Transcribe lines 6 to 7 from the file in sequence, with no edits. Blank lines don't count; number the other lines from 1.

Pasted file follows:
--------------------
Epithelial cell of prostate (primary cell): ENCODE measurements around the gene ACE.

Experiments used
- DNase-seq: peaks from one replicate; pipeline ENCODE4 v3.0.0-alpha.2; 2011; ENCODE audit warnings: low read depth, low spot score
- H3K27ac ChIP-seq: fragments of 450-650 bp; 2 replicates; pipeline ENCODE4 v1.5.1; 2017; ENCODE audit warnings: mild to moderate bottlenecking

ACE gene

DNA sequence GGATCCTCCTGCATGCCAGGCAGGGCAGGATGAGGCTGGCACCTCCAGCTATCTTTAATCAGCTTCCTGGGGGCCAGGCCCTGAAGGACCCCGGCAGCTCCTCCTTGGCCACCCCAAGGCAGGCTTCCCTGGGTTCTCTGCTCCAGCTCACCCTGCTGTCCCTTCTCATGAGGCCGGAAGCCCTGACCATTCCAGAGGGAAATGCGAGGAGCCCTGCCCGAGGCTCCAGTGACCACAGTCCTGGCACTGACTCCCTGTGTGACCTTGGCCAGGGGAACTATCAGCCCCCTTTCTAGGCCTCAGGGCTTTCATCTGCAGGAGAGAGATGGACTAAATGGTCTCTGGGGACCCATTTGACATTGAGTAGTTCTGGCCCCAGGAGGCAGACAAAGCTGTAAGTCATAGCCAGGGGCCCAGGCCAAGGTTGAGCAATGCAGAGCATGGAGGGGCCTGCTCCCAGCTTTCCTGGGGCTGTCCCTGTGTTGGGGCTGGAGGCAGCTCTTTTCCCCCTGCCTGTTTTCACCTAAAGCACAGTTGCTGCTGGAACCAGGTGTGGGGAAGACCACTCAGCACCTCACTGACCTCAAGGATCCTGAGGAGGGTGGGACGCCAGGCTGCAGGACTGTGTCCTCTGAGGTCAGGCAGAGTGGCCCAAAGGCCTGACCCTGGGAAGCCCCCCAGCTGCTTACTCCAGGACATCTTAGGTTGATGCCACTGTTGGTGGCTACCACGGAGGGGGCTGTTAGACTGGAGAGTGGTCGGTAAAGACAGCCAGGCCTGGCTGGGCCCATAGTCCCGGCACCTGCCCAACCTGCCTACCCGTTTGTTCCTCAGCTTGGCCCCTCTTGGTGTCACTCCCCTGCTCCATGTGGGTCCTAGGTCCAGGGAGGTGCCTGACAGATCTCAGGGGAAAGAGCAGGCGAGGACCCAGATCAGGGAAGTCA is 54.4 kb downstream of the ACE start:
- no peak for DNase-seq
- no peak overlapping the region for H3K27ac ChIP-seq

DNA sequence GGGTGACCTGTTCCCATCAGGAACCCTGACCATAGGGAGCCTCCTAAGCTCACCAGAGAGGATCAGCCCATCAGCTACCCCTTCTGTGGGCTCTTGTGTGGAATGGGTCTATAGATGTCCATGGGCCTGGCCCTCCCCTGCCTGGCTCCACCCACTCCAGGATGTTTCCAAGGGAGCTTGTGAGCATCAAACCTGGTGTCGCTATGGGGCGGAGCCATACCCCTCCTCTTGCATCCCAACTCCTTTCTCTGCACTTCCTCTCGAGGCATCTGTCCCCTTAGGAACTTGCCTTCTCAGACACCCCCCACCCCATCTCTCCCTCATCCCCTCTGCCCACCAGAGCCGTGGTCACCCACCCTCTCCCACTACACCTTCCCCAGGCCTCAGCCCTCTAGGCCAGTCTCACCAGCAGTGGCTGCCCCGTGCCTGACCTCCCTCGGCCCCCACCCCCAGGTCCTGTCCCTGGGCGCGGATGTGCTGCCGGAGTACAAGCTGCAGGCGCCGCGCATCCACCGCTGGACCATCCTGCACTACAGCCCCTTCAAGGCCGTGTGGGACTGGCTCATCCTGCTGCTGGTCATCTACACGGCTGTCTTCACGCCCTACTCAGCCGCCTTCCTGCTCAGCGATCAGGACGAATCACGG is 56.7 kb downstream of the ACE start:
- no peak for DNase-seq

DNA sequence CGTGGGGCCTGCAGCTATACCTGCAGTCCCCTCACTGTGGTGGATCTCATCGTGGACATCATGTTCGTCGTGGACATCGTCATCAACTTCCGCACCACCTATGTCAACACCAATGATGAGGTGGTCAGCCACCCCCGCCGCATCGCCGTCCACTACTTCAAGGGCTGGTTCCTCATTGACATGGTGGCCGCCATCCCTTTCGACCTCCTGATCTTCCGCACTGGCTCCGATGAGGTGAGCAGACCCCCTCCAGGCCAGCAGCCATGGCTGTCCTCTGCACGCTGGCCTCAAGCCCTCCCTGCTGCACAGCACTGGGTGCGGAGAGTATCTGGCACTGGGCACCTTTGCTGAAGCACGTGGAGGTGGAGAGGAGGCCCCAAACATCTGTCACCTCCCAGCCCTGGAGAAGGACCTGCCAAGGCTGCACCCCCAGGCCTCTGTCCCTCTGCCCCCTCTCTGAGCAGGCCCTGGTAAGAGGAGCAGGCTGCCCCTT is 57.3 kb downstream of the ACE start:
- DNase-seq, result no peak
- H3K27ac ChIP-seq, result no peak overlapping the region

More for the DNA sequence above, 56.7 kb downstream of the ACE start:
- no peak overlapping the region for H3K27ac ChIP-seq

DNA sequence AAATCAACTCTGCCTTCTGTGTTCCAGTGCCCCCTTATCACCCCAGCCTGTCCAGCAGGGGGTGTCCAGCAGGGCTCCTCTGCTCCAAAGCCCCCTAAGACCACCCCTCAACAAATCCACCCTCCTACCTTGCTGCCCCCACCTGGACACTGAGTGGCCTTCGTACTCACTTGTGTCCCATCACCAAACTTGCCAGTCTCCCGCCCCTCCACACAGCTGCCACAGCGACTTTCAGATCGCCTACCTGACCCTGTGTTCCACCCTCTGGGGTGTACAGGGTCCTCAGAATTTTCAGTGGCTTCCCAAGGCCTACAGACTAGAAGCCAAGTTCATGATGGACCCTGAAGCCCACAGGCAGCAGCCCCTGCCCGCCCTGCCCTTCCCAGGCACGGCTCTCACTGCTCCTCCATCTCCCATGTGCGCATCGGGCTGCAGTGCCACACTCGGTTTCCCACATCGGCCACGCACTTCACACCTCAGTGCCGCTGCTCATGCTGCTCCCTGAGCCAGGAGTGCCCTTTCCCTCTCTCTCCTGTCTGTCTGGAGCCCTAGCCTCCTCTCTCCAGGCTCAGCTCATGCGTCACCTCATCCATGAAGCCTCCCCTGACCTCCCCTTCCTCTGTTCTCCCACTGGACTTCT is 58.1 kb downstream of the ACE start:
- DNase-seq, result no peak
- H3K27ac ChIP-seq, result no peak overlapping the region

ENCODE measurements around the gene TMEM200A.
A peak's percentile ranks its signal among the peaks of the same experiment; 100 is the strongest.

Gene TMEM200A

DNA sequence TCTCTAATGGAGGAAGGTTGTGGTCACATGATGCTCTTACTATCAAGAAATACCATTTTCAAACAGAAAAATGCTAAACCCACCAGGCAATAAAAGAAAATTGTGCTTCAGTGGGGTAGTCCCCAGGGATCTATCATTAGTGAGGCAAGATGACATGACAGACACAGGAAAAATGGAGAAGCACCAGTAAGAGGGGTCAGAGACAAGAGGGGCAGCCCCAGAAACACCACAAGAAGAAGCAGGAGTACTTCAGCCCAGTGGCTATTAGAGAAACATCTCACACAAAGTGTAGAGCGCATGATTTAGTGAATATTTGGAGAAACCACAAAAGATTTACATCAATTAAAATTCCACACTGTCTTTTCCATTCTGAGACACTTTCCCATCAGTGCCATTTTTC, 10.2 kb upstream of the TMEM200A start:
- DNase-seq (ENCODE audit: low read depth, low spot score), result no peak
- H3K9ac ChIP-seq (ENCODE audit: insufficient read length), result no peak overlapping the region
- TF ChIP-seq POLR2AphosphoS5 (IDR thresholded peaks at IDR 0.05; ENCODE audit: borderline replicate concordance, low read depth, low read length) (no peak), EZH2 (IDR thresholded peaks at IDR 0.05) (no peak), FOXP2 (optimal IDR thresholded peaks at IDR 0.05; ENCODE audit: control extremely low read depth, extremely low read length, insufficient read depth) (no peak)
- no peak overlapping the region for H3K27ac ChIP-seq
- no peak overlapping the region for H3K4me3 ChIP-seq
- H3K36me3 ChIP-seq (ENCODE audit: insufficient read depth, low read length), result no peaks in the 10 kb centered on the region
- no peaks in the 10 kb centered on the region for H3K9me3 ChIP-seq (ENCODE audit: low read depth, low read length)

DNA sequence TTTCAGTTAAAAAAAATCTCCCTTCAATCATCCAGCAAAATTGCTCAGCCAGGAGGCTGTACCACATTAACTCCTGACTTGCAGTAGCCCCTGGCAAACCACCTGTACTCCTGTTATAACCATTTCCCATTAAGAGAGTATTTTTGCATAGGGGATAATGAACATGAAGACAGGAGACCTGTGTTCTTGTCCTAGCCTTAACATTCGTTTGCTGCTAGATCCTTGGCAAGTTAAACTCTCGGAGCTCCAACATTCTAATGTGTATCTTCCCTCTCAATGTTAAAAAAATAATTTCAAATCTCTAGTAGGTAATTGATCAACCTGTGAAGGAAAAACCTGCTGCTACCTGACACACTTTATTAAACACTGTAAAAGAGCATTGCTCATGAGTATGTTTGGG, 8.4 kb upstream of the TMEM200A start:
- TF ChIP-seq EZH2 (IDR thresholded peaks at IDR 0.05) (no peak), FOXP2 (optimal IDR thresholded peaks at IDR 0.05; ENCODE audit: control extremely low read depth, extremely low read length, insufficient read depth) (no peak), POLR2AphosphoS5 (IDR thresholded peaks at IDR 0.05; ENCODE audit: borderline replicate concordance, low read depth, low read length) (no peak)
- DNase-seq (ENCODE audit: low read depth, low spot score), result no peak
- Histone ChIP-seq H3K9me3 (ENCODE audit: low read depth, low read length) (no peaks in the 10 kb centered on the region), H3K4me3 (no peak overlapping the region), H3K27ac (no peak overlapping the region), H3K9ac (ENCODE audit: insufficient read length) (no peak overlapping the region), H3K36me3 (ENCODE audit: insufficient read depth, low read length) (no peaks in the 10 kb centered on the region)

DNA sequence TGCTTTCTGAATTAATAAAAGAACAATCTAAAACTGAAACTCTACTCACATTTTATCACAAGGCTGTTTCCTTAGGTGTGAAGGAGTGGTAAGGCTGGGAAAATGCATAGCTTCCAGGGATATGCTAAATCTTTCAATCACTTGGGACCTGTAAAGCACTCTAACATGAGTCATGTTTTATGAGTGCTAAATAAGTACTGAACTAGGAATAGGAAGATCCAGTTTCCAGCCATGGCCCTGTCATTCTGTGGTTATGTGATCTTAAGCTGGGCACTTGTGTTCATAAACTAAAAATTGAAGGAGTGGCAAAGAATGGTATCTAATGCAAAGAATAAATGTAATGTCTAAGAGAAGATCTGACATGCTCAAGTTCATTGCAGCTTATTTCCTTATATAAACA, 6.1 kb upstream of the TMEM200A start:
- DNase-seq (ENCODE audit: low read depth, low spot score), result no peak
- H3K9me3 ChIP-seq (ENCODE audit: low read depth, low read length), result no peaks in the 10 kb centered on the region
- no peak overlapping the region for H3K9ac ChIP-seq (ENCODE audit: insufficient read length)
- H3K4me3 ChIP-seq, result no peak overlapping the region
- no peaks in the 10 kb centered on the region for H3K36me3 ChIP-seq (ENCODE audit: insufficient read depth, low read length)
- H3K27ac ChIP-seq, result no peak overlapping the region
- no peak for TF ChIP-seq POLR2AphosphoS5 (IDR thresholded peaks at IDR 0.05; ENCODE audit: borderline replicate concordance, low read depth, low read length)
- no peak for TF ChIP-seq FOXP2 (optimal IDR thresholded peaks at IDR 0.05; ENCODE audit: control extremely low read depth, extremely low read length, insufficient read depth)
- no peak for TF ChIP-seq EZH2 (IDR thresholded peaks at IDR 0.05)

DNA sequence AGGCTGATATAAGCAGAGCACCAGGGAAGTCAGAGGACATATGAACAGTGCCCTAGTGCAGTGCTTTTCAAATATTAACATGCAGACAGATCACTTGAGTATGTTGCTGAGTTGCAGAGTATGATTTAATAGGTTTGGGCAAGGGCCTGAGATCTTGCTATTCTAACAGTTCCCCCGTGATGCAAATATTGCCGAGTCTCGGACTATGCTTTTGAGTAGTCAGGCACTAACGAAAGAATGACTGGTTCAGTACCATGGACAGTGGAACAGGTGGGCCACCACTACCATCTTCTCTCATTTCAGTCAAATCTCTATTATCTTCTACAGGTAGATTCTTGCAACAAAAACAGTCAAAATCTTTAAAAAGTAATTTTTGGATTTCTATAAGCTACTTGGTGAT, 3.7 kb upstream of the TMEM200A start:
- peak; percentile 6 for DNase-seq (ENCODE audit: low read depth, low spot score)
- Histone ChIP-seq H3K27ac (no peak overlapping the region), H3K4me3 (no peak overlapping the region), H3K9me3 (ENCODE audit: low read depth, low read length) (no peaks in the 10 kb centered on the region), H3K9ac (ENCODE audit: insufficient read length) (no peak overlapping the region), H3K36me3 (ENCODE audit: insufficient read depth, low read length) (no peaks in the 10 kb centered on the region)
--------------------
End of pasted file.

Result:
DNA sequence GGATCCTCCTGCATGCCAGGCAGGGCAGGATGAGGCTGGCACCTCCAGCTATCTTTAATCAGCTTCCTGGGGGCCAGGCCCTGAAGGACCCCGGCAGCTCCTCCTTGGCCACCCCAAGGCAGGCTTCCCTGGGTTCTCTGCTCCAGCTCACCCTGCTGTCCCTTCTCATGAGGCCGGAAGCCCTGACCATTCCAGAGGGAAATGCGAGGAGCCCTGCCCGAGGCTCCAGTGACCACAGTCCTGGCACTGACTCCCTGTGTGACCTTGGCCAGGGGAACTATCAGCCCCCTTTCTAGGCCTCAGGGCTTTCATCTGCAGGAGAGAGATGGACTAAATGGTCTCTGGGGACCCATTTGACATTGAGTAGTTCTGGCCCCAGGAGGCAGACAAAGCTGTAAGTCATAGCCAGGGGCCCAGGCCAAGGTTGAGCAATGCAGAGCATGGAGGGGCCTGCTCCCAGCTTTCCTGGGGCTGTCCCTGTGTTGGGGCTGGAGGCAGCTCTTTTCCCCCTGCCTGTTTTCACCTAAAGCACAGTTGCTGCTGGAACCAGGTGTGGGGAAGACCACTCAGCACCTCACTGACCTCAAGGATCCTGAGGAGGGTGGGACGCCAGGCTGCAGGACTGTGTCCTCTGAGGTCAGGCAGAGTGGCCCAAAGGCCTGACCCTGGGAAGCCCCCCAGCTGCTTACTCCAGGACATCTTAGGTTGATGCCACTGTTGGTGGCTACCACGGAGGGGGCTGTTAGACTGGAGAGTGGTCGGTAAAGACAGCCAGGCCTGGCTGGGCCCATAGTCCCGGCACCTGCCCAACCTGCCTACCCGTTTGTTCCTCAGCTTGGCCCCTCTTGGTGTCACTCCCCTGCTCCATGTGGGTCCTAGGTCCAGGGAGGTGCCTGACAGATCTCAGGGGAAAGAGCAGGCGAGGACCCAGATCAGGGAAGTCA is 54.4 kb downstream of the ACE start:
- no peak for DNase-seq